ABSW Key News/Dates
ABSW awards open to entry 1 January 2018
ABSW 'missed the deadline' Christmas Party - Thursday 11 January 2018 - The Parcel Yard, King's Cross Station, London
ASBW panel event: How to write a successful science book - 22 February 2017 - London
ABSW AGM - Wednesday 28 March 2018 - Wellcome Trust, London
Please join us for this panel discussion on the future of science journalism and its role in creating an open and participatory society, co-organised by SciCom 2017, Irish Science and Technology Journalism Association (ISTJA) and Association of British Science Writers (ABSW).
The discussion will focus on the role of science journalists in opening up science to the wider public: what works and why, what are the points of tension between science the media, and when do collaboration and dialogue break down and why? The panel discussion will be followed by informal networking amongst the journalists who cover science-related topics.
Time: 10-12h, 6th December 2017
Venue: Ballsbridge Hotel (Breakout room 3), Pembroke Road, Ballsbridge Dublin 4, Ireland
The ABSW held this panel discussion on Thursday 2 November 2017 in London.
Find out more...
Truth is in the spotlight -- there’s much debate about how to find it and whether it still carries weight in our society. Media covering UK and US politics have lamented how truth is being sacrificed to misinformation, myth, spin or outright lies. During the US pre-election period, publishers from the Guardian to the New York Times to NPR pushed their fact-checking services. The need to tackle fake news then captured the attention of major social media players like Facebook.
Newsflash: Thank you to all those who completed the survey which is now closed to further entries
Four £50 John Lewis vouchers won by ABSW members who completed the survey - congrats!
The ABSW is reviewing the way it works and the benefits it provides to members. As part of this review, we want to hear your views, experiences, grievances, etc. You’ve got a chance to shape the future of this association and how it works, and, by extension, affect a big part of the UK science journalism community.
At October's World Conference of Science Journalists held in San Francisco, Pallab Ghosh reported on the coverage of gene editing:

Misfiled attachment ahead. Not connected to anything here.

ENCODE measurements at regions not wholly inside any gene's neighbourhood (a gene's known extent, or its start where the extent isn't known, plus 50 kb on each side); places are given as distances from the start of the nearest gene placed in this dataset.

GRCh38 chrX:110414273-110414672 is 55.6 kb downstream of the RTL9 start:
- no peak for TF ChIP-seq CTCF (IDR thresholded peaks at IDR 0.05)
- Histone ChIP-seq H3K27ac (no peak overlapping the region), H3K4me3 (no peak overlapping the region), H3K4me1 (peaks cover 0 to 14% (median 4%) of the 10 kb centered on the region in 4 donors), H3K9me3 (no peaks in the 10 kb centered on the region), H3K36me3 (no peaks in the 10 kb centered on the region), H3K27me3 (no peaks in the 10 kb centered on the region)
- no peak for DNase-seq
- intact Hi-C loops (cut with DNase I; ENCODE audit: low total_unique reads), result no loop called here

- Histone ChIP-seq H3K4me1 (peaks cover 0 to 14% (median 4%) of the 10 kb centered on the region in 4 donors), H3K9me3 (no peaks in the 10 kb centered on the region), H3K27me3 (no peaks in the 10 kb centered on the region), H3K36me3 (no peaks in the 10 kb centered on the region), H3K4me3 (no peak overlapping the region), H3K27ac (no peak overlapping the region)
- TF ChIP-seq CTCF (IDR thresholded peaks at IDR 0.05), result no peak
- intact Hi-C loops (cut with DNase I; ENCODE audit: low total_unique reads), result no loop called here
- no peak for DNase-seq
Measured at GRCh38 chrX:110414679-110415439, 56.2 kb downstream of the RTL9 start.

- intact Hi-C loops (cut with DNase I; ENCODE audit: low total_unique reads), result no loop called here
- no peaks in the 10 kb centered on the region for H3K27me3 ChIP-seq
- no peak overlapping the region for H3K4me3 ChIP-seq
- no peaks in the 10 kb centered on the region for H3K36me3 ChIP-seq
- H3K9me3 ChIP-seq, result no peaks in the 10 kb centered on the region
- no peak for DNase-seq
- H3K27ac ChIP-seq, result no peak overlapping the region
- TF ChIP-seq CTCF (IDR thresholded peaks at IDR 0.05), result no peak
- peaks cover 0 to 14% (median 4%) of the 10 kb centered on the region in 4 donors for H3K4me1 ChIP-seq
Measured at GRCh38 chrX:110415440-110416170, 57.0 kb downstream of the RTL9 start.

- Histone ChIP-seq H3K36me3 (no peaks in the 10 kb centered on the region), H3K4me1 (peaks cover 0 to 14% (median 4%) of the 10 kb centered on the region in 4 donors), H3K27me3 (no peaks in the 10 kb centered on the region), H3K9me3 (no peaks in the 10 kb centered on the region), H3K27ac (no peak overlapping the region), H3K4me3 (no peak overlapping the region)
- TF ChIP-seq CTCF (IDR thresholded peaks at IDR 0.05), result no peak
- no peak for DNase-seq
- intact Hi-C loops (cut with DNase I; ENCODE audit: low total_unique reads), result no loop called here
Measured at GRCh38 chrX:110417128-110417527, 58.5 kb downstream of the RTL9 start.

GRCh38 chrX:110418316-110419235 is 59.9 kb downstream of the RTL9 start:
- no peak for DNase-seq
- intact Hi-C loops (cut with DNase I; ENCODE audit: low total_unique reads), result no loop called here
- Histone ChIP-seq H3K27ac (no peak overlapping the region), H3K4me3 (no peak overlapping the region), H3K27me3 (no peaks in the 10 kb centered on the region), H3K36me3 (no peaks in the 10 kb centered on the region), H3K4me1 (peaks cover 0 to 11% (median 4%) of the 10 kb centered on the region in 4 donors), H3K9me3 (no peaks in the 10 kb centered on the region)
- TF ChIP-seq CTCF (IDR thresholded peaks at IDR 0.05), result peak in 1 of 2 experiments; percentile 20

I sometimes joke that I’ve been a science journalist so long that I covered the extinction of the dinosaurs!
Although it’s not been quite that long – I have seen a thing or two in my time and so I’d like to offer a brief historical perspective as well as some observations on how gene editing is being reported in the UK.
So on that first
This is the website of the UK’s bestselling tabloid newspaper – The Sun.
GENE GENIE Embryos edited to remove killer mutation like the one that nearly killed Fabrice Muamba in world first — and it could save MILLIONS
Fabrice Muamba is a young English ex-soccer player who suffered a cardiac arrest during a televised match between Bolton and Tottenham Hotspur. He recovered despite his heart having stopped for 78 minutes.
It’s from August 4 and you can see it reports on the work of Dr Shoukhrat Mitalipov of Oregon Health and Science University and colleagues on the removal of a gene from an early stage human embryo associated with a rare heart condition.
Researchers sometimes wonder if they should, or even could, start broadcasting or writing about science. Is it possible to take leave of the lab and become a science communicator?
This was the question uppermost in the minds of science postdocs at Queen’s this month when they gathered to hear what a panel of experienced science journalists had to say about what they do and how they had first entered the field.
The workshop, organised jointly by the Irish Science and Technology Journalists’ Association (ISTJA) and the Association of British Science Writers (ABSW) and hosted by the Centre for Experimental Medicine at Queen’s, had an impressive line up of writers and broadcasters, all ready to share their knowledge and give the postdocs tips on how to carve out a niche in the highly competitive world of communications.